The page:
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Democrats subpoena Pentagon, budget chiefs in impeachment push

House Democrats on Monday subpoenaed the heads of the Defense Department and Office of Management and Budget for documents related to the Trump administration's decision to withhold financial aid to Ukraine while the president pushed the allied nation for an investigation into former Vice President Joe BidenJoe BidenEx-Biden adviser says Birx told him she hoped election turned out 'a certain way' Cheney rips Arizona election audit: 'It is an effort to subvert democracy' News leaders deal with the post-Trump era MORE and his son, Hunter.

In letters to Defense Secretary Mark EsperMark EsperCotton, Pentagon chief tangle over diversity training in military Navy denies NFL rookie Cameron Kinley's request to delay commission to play for Tampa Bay Overnight Defense: Pentagon keeps Trump-era ban on flying LGBT flags | NATO chief urges 'consequences' for Belarus MORE and Office of Management and Budget (OMB) acting director Russell Vought, the three committee chairmen leading the House's impeachment inquiry asked for the documents to be provided by Oct. 15.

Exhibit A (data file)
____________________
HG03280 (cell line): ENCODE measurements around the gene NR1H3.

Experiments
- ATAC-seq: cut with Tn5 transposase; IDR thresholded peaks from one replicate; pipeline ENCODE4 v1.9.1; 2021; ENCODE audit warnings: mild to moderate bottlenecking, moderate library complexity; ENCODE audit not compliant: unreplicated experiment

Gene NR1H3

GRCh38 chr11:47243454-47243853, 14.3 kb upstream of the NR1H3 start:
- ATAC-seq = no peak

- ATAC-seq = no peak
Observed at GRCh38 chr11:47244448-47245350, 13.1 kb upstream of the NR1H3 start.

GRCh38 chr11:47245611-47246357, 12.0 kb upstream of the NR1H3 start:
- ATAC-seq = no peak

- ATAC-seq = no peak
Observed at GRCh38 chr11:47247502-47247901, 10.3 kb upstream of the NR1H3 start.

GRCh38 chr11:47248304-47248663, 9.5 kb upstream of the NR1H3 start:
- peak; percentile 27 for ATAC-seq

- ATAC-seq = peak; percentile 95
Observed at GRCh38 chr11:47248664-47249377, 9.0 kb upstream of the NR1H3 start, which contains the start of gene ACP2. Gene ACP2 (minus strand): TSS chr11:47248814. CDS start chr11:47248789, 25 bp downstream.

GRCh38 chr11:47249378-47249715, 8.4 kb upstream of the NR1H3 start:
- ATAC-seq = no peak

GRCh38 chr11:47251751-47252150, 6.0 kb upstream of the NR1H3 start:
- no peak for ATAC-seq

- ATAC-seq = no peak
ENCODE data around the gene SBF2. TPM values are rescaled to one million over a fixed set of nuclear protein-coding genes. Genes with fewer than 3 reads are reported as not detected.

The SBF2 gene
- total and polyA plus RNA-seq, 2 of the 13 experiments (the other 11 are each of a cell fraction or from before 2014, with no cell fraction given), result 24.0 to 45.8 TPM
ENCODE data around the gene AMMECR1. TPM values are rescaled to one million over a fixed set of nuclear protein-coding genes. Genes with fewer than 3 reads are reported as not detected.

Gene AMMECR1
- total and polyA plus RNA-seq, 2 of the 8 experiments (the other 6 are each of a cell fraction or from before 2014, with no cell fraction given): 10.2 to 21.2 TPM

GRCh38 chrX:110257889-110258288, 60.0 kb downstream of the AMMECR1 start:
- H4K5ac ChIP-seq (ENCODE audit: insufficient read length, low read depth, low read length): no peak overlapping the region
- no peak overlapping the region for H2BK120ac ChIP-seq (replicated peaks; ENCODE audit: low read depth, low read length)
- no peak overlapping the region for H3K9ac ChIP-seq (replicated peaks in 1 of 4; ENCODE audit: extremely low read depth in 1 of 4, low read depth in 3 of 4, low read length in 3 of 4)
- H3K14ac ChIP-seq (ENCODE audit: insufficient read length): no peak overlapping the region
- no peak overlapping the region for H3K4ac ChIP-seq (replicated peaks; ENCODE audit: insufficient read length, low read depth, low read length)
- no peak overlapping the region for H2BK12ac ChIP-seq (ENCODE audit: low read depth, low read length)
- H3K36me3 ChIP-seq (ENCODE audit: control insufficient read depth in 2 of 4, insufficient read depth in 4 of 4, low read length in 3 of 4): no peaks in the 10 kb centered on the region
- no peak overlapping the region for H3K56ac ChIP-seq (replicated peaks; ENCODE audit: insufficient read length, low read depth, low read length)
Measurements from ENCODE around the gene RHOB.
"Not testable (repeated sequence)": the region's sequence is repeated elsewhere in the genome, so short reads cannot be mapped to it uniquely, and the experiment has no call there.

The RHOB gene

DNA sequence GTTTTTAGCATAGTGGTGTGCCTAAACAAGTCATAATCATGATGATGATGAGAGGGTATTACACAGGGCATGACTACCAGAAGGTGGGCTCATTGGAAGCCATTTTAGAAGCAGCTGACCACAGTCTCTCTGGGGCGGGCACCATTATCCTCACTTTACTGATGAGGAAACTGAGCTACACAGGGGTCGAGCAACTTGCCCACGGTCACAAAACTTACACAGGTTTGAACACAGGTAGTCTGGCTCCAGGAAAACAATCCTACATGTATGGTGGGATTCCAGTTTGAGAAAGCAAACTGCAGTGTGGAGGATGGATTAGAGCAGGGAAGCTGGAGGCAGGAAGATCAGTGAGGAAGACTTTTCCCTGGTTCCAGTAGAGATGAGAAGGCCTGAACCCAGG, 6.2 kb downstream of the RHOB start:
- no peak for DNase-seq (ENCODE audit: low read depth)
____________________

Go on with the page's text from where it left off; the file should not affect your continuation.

“The enclosed subpoena demands documents that are necessary for the committees to examine this sequence of these events and the reasons behind the White House’s decision to withhold critical military assistance to Ukraine that was appropriated by Congress to counter Russian aggression,” House Intelligence Committee Chairman Adam SchiffAdam Bennett SchiffEx-DOJ official Rosenstein says he was not aware of subpoena targeting Democrats: report Nixon's former White House counsel: Trump DOJ was 'Nixon on stilts and steroids' Trump DOJ demanded metadata on 73 phone numbers and 36 email addresses, Apple says MORE (D-Calif.), Foreign Affairs Committee Chairman Eliot EngelEliot Lance EngelDemocrats call on Blinken to set new sexual misconduct policies at State Department Lawmakers on hot mic joke 'aisle hog' Engel absent from Biden address: 'He'd wait all day' Bowman to deliver progressive response to Biden's speech to Congress MORE (D-N.Y.) and Oversight Committee Chairman Elijah CummingsElijah Eugene CummingsDemocrats plot next move after GOP sinks Jan. 6 probe Lawmakers press AbbVie CEO on increased US prices of two drugs Overnight Health Care: AstraZeneca may have included outdated data on vaccine trial, officials say | Pelosi says drug pricing measure under discussion for infrastructure package | Biden administration extends special ObamaCare enrollment until August MORE (D-Md.) wrote.